Jaisalmer is the west end of India where she shares a border with her neighbour Pakistan. In terms of size it is the largest city in Rajasthan, but in terms of population it has a handful. Weather patterns form one of the major reasons. Thar desert bears a scorching summer, where temperature reaches up to 50 degree celsius and winters are cold and windy. Apart from the Muslims, two Hindu clans of the ‘Bhatti’s’ and the ‘Rajputs’ reside here. They call themselves the descendants of Lord Krishna. The city is named after King Jaisal of the 12th century, who chose the highest point of the city to build a magnificent fort (Jaisalmer Fort), on which the city was named afterwards.
The city of Jaisalmer is a small area that seems to have arisen from the sand. Aptly named Golden city, the entire area is built with naturally occurring yellow sandstone. It’s as if the sand dunes have risen high to accommodate its residents. The only colour you can see is the huge branches of pink, white, red, bougainvillaeas in several nooks and corners. But fear not because the even when the houses are monochromatic these have one of the most finest, delicate and minute carvings you would have ever seen.
It’s like every house seems to have been an abode of a king.
STONE CARVINGS, SOURCE:PEXELS.COM
This was my first experience of a golden city which resembled some of the pictures I had seen of Egypt and Jordan. Beyond the sea and the mountains, a desert city had a historical charm to it. The buildings seem to have been there since the beginning of the time but didn’t bear any grudge towards the past. The heritage seemed sleeping calmly within. Time had only added the necessary strokes to their elegance. Sometimes it seemed as if you have travelled back in time and might even come across some king or his subjects strolling somewhere in their ancient rags.
Jaisalmer fort stands as an example of the timelessness of the city. One can see a 360 degree view of the city while walking through the fort. Like everything else in this desert, the fort too had a winding path with narrow lanes leading up to the entrance.
JAISALMER FORT, SOURCE:SELF
The area cohabits several other monuments including some Hindu and Jain temples.
CARVED JAIN TEMPLE, SOURCE :SELF
The narrow lanes are full of artisans, painters, book stores and souvenir shops. You could get fridge magnets, camels made with mud and lots of Rajasthani jewellery. I bought a hand-painted shirt of a Rajasthani man (often called ‘tau’) with huge moustaches. Couldn’t help, I am a sucker for souvenirs.
THE SOUVENIR LANE, SOURCE:SELF
THAR DESERT MUSEUM
THAR MUSEUM, SOURCE: SELF
After visiting the fort, we stopped at the Thar desert museum. The space was too small to be called a museum. However in an area of approx 800 square feet, a huge collection of historical artefacts awaited our attention. It was single handedly owned and cared for by L.N Khatri for whom preserving the past was more important than planning the future.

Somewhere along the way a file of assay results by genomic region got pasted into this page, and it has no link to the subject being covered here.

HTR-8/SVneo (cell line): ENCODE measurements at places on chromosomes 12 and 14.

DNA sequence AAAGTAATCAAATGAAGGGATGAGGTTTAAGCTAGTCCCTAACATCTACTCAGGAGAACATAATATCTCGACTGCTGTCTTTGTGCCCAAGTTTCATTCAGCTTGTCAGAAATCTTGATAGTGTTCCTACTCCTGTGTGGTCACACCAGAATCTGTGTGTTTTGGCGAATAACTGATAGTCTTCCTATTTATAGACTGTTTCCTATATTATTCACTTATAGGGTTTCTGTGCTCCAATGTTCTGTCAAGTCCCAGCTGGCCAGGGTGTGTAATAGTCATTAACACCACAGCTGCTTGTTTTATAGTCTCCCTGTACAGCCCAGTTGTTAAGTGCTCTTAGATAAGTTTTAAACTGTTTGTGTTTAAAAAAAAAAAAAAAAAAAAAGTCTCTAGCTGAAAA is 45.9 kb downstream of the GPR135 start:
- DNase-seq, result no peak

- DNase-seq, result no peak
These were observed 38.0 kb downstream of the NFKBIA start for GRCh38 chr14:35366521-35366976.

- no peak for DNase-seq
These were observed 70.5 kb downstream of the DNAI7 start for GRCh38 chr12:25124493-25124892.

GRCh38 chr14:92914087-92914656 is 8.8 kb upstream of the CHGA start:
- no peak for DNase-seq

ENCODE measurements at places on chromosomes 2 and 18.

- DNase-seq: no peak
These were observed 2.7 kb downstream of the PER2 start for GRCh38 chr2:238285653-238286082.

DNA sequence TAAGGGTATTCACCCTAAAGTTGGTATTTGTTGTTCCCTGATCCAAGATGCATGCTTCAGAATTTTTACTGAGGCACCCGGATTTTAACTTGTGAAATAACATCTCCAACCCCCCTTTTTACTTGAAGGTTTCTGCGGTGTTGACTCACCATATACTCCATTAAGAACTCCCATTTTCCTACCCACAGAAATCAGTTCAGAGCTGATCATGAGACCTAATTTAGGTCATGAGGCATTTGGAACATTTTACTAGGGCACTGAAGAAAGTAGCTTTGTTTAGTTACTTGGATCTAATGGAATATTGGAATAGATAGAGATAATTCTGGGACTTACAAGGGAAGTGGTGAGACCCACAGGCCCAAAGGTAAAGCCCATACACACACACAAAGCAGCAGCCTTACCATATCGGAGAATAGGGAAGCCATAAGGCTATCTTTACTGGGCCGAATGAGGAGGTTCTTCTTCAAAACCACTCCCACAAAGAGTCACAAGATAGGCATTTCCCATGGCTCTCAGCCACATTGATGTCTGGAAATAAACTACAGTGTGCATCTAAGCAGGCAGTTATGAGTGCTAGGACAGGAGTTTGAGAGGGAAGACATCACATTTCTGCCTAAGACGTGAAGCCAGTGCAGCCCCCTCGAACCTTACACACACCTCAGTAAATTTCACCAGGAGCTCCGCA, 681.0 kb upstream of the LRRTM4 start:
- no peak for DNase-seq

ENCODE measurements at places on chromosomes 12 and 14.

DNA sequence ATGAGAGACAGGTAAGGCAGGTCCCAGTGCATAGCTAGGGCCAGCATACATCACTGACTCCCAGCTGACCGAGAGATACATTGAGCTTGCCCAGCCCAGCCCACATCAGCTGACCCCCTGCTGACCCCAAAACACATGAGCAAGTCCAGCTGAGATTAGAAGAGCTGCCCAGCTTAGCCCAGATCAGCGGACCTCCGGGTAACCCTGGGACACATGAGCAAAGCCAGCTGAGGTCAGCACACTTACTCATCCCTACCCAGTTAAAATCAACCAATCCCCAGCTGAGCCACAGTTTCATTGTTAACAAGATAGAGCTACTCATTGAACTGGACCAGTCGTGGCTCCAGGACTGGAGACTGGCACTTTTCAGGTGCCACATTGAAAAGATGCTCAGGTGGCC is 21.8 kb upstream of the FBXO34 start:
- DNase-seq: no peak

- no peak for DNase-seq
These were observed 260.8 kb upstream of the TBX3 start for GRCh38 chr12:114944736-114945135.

He told us how Jaisalmer was an important trade route that made these people rich. Because of the intense heat, houses were made of mud and cow dung because they have the ability to stay cold during summers and warm during winters. Certain old villages still use the technique. Married women were seen as a good omen, often dressed in several white bangles which they wear for life long. The most celebrated festival here is the Gangaur festival which is celebrated by married and unmarried women.
PATWA KI HAVELI
Our next stop was Patwa ki haveli. A set of five beautifully carved houses built by five Patwa brothers. The Patwa’s were rich 19th-century merchants who traded in opium, gold and silver and therefore had left a similar mark on their houses. The 2-storeyed havelis had separate spaces demarcated as guest room, kitchen, toilet, storeroom and bedroom.
PATWA HAVELI, SOURCE: SELF
As you enter the house/haveli, you feel as if it is dressed in the wedding lehnga (dress) of the Indian bride. Carvings, mirrors, frescoes, and paintings have left no corner untouched,right from the walls to the roof. Most of the mirrors inside the haveli were known to have been brought from Belgium. The architect seemed to have compensated for the monochromatic yellow throughout the city.
INSIDE PATWA HAVELI, SOURCE:SELF
While we retired to our hotel, again a yellow beauty, it was time to bid a goodbye to the city. It was hard to go back.So for a final treat, we dined on the rooftop restaurant of our hotel that had a view of the entire city and amongst the darkness, standing tall and unmistakable Jaisalmer fort in the centre.
The vast emptiness of sand still appeared dominant with few lights signalling the existence of man. Here man is still at the mercy of nature. Where she holds power and spreads magic all around, the poor man is unable to tame her might. That is what makes this place the golden age of the past.
Here’s a short-cut guide to our trip!